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Posted by on Sep 17, 2016 in Tell Me Why Numerous Questions and Answers |

What Is a Will-o’-the-wisp?

What Is a Will-o’-the-wisp?

A will-o’-the-wisp, or “foolish fire” is an atmospheric ghost light seen by travelers at night, especially over bogs, swamps or marshes. It resembles a flickering lamp and is said to recede if approached, drawing travelers from the safe paths.

The term “will-o’-the-wisp” comes from “wisp”, a bundle of sticks or paper sometimes used as a torch, and the name “Will”: thus, “Will-of-the-torch”. The term jack-o’-lantern “Jack of [the] lantern” has a similar meaning.

It is the name given to the bluish flame sometimes seen flickering over swamps and marshes. There is no satisfactory explanation for this phenomenon. One theory is that it is caused by the spontaneous burning of gases produced by the decay of plant and animal life. Another is that it may be a form of phosphorescence.

There are many superstitions about will-o’-the-wisp. Some people say that they are march sprites that lure people to their death in marshes. Others say that they are “corpse candles” carried by ghosts.

The phenomenon is known by a variety of names, including jack-o’-lantern, friar’s lantern, hinkypunk, and hobby lantern in English folk belief, well attested in English folklore and in much of European folklore.

In the United States, they are often called “spook-lights”, “ghost-lights”, or “orbs” by folklorists and paranormal enthusiasts.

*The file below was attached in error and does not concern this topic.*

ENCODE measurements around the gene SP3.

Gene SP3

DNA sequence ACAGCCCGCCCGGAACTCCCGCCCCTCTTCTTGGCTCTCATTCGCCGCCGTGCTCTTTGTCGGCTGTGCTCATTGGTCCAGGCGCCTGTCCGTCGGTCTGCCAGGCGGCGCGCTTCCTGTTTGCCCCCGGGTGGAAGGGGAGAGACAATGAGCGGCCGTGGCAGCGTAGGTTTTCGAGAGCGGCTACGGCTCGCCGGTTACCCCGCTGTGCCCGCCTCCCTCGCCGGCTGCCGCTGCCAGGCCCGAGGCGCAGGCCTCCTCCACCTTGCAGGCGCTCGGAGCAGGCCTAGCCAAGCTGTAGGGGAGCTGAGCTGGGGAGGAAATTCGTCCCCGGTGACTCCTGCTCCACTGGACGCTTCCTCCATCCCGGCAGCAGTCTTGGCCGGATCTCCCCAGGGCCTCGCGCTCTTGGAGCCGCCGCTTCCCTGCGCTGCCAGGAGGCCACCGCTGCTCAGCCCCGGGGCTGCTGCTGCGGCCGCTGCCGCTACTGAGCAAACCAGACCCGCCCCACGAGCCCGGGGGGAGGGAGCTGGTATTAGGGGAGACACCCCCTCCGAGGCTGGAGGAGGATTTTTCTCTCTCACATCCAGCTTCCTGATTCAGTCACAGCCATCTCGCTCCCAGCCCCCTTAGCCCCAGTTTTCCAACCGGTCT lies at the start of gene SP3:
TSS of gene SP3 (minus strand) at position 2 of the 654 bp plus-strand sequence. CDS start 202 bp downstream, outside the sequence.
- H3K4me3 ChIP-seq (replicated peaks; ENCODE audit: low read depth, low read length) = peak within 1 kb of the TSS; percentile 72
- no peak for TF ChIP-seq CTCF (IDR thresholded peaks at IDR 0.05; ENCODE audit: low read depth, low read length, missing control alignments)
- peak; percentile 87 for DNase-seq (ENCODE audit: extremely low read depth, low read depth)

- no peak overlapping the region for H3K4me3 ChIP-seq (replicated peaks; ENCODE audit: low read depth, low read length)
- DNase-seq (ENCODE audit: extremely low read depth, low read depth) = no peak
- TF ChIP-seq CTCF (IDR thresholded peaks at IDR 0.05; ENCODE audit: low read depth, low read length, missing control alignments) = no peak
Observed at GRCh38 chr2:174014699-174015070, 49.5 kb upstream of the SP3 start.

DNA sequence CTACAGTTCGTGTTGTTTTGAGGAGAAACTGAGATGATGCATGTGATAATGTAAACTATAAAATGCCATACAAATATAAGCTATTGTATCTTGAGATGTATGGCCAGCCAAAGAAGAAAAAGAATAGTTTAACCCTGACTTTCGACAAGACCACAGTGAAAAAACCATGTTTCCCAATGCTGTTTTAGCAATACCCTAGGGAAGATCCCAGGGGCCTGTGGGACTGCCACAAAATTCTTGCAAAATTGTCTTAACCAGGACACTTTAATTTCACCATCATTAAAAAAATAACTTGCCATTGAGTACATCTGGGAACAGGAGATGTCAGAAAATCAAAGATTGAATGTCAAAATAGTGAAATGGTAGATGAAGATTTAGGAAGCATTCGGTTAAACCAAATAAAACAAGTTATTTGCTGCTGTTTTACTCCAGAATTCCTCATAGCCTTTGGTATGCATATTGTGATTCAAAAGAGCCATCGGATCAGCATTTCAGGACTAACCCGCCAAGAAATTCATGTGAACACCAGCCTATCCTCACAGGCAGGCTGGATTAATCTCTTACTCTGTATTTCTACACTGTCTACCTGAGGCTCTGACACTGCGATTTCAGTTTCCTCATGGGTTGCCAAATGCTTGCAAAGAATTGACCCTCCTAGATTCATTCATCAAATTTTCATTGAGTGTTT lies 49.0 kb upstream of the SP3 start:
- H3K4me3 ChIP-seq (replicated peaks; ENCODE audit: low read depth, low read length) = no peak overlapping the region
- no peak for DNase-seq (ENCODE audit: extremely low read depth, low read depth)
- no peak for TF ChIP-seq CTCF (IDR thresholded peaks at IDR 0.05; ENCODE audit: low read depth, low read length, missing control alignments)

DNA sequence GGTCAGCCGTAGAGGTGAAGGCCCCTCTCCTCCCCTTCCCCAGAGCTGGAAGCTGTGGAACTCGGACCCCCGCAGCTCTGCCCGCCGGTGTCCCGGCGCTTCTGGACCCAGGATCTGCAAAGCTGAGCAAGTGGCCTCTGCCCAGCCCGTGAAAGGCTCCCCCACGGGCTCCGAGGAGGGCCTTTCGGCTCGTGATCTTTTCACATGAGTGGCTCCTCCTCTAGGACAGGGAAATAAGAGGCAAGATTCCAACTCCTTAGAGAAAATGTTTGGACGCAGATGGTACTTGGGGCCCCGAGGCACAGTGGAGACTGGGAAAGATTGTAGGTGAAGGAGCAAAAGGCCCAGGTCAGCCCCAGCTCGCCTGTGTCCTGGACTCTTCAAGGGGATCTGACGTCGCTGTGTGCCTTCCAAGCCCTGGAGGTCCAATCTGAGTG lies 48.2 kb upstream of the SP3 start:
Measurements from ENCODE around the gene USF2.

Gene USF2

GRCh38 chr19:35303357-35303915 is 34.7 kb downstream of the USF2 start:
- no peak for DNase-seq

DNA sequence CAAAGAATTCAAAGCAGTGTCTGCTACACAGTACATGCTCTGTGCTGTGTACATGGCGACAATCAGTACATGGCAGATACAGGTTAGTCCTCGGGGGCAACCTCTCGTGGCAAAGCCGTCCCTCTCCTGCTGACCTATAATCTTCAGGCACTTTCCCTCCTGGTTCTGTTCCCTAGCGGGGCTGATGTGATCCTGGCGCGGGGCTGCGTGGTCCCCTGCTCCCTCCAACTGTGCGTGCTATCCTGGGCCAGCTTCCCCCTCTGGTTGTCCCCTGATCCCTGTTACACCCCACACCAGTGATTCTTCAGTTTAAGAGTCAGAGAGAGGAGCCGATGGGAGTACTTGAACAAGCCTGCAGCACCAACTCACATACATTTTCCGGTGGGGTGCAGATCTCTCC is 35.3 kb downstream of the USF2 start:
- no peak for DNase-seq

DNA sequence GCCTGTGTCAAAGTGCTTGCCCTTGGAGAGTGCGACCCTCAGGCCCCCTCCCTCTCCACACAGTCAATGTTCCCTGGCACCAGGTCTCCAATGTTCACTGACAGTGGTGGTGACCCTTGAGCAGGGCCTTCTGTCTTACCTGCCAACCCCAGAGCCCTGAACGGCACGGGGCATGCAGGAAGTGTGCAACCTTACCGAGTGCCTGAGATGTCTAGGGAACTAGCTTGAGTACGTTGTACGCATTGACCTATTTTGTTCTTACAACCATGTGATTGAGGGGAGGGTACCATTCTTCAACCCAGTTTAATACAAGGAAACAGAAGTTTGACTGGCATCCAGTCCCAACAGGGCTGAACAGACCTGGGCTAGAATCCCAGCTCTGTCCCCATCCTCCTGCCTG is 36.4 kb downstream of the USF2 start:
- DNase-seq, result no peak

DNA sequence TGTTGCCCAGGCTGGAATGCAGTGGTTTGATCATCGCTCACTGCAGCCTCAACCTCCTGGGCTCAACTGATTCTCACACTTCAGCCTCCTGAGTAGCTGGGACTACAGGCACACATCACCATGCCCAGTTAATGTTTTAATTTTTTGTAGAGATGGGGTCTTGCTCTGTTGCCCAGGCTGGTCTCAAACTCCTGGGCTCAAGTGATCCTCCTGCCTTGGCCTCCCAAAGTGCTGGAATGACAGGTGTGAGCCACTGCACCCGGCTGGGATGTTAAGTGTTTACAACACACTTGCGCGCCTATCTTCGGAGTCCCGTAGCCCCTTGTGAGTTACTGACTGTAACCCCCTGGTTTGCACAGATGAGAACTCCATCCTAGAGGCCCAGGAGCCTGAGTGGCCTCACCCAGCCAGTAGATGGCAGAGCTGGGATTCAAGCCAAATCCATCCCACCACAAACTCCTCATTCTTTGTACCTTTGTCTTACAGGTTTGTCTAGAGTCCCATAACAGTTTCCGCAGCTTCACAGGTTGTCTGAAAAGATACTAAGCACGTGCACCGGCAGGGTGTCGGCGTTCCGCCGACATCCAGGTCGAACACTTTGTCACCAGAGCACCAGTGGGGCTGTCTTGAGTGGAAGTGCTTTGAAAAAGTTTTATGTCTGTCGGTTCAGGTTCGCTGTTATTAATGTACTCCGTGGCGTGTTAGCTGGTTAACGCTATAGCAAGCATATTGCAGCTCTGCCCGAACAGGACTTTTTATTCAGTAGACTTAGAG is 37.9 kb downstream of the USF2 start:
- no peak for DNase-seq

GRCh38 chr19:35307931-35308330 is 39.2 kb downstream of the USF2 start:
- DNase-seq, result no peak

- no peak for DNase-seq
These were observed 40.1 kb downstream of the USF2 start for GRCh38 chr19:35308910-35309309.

Folk belief attributes the phenomenon to fairies or elemental spirits, explicitly in the term “hobby lanterns” found in the 19th century Denham Tracts.

Briggs’ A Dictionary of Fairies provides an extensive list of other names for the same phenomenon, though the place where they are observed (graveyard, bogs, etc.) influences the naming considerably. When observed on graveyards, they are known as “ghost candles”, also a term from the Denham Tracts.

The names will-o’-the-wisp and jack-o’-lantern are explained in etiological folk-tales, recorded in many variant forms in Ireland, Scotland, England, Wales, Appalachia, and Newfoundland. In these tales, protagonists named either Will or Jack are doomed to haunt the marshes with a light for some misdeed.

One version, from Shropshire, recounted by K. M. Briggs in her book A Dictionary of Fairies, refers to Will the Smith. Will is a wicked blacksmith who is given a second chance by Saint Peter at the gates to Heaven, but leads such a bad life that he ends up being doomed to wander the Earth. The Devil provides him with a single burning coal with which to warm himself, which he then uses to lure foolish travelers into the marshes.

An Irish version of the tale has a ne’er-do-well named Drunk Jack or Stingy Jack who makes a deal with the Devil, offering up his soul in exchange for payment of his pub tab. When the Devil comes to collect his due, Jack tricks him by making him climb a tree and then carving a cross underneath, preventing him from climbing down. In exchange for removing the cross, the Devil forgives Jack’s debt.

However, because no one as bad as Jack would ever be allowed into Heaven, Jack is forced upon his death to travel to Hell and ask for a place there. The Devil denies him entrance in revenge, but, as a boon, grants Jack an ember from the fires of Hell to light his way through the twilight world to which lost souls are forever condemned.

Jack places it in a carved turnip to serve as a lantern. Another version of the tale, “Willy the Whisp”, is related in Irish Folktales by Henry Glassie. The first modern novel in the Irish language, Séadna by Peadar Ua Laoghaire, is a version of the tale.

Content for this question contributed by Lisa Mesaros, resident of Loveland, Hamilton, Clermont, and Warren counties, Ohio, USA